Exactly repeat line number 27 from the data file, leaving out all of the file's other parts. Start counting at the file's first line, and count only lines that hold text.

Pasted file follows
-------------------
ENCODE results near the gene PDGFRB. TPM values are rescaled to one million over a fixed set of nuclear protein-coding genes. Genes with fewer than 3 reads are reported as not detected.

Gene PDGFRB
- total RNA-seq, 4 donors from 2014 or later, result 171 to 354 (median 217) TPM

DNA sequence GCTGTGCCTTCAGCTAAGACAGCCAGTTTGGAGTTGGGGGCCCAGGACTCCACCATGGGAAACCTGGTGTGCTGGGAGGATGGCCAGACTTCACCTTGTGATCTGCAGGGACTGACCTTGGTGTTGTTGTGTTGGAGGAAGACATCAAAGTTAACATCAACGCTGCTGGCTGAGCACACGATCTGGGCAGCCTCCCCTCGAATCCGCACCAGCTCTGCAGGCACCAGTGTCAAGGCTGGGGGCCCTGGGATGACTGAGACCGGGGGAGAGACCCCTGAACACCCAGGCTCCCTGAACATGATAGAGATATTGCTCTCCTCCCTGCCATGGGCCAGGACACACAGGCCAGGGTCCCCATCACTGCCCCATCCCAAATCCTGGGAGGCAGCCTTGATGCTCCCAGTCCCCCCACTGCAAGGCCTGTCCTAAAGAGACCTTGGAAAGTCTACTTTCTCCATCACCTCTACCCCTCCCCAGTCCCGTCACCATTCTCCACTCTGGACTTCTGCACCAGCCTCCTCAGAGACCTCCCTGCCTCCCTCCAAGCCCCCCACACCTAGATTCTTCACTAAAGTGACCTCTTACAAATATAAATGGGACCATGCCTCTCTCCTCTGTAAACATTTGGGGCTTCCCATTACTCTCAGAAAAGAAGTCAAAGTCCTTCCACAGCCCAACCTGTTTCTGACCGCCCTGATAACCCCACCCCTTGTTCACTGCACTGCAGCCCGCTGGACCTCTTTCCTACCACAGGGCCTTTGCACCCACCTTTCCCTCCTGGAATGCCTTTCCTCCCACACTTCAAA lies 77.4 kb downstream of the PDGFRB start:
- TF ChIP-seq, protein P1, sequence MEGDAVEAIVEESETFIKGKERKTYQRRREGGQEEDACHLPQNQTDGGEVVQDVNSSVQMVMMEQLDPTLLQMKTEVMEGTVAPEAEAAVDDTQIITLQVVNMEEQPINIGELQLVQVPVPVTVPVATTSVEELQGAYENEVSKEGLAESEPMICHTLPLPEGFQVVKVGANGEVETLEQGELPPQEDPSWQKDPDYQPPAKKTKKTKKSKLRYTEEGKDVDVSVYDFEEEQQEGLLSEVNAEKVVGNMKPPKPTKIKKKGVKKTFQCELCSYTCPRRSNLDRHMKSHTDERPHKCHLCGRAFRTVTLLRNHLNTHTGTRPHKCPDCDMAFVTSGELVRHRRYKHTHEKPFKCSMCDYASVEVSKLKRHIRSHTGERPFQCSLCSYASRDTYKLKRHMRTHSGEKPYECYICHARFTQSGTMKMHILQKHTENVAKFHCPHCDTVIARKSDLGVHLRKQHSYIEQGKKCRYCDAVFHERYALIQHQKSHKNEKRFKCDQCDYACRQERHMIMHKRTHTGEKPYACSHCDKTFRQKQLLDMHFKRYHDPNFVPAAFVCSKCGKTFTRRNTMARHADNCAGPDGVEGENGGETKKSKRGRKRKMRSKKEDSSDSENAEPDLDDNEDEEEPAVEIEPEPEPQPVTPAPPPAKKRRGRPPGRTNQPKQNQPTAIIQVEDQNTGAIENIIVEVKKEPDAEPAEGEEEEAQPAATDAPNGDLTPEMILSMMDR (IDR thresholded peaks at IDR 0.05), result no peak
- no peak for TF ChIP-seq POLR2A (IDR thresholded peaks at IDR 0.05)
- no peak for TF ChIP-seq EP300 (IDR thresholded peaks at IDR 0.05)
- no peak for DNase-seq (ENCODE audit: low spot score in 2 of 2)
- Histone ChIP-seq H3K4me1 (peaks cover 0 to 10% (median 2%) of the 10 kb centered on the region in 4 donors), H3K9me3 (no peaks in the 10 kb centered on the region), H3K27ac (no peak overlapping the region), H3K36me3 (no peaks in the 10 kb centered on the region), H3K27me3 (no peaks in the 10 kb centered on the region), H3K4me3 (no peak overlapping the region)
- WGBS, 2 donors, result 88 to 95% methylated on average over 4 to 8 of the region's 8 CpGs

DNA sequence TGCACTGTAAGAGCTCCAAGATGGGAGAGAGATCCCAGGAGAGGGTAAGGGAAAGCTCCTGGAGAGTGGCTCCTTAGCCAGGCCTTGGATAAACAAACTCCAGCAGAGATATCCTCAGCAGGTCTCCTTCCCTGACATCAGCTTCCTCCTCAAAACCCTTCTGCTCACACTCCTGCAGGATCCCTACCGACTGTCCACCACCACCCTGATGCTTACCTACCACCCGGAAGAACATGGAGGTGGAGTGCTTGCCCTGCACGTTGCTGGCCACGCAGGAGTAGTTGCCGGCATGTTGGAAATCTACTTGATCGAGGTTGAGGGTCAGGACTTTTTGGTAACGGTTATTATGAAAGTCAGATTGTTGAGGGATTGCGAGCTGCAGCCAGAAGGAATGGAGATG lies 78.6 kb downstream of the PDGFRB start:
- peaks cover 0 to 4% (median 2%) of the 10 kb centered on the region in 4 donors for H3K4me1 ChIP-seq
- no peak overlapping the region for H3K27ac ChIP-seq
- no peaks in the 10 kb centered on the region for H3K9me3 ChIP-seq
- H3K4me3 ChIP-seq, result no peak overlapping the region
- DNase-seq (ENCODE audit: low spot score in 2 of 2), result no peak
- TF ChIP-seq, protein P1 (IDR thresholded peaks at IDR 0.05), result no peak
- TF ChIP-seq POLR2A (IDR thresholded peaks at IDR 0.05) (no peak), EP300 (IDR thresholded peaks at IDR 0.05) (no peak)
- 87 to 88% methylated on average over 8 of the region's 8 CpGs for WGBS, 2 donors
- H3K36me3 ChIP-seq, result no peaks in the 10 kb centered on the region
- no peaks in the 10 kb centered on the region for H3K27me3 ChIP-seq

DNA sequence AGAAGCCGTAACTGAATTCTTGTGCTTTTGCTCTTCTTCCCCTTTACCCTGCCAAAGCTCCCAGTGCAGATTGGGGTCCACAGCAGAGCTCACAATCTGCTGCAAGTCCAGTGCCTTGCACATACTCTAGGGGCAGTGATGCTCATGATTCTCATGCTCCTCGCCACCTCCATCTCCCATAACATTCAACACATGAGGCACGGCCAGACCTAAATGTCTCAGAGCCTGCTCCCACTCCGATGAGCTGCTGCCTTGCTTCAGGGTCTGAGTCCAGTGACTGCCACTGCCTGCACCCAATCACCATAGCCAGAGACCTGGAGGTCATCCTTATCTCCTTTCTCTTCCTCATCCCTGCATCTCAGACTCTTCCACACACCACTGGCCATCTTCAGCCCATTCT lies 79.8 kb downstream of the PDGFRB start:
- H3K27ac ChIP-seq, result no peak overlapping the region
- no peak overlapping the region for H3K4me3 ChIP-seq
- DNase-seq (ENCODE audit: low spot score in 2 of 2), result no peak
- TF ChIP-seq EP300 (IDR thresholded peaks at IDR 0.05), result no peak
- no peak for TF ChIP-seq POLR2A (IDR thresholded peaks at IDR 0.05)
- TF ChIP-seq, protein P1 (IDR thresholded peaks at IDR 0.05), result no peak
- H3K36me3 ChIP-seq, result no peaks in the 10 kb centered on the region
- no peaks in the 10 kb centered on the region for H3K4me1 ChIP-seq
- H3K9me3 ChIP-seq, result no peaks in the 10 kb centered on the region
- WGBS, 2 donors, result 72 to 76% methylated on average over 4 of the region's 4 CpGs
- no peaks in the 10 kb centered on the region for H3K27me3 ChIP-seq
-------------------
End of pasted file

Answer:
- no peak for TF ChIP-seq POLR2A (IDR thresholded peaks at IDR 0.05)